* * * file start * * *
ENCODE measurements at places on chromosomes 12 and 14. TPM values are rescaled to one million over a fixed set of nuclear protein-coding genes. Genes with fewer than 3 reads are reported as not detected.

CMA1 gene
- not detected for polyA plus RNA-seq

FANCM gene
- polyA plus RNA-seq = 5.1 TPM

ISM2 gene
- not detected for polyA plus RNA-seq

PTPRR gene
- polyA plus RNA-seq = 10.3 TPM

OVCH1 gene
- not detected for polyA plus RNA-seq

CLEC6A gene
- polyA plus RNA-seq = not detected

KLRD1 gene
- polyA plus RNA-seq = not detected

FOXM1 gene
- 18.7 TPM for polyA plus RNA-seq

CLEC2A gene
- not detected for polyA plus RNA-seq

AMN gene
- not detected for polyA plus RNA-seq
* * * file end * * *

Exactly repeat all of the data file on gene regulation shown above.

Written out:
ENCODE measurements at places on chromosomes 12 and 14. TPM values are rescaled to one million over a fixed set of nuclear protein-coding genes. Genes with fewer than 3 reads are reported as not detected.

CMA1 gene
- not detected for polyA plus RNA-seq

FANCM gene
- polyA plus RNA-seq = 5.1 TPM

ISM2 gene
- not detected for polyA plus RNA-seq

PTPRR gene
- polyA plus RNA-seq = 10.3 TPM

OVCH1 gene
- not detected for polyA plus RNA-seq

CLEC6A gene
- polyA plus RNA-seq = not detected

KLRD1 gene
- polyA plus RNA-seq = not detected

FOXM1 gene
- 18.7 TPM for polyA plus RNA-seq

CLEC2A gene
- not detected for polyA plus RNA-seq

AMN gene
- not detected for polyA plus RNA-seq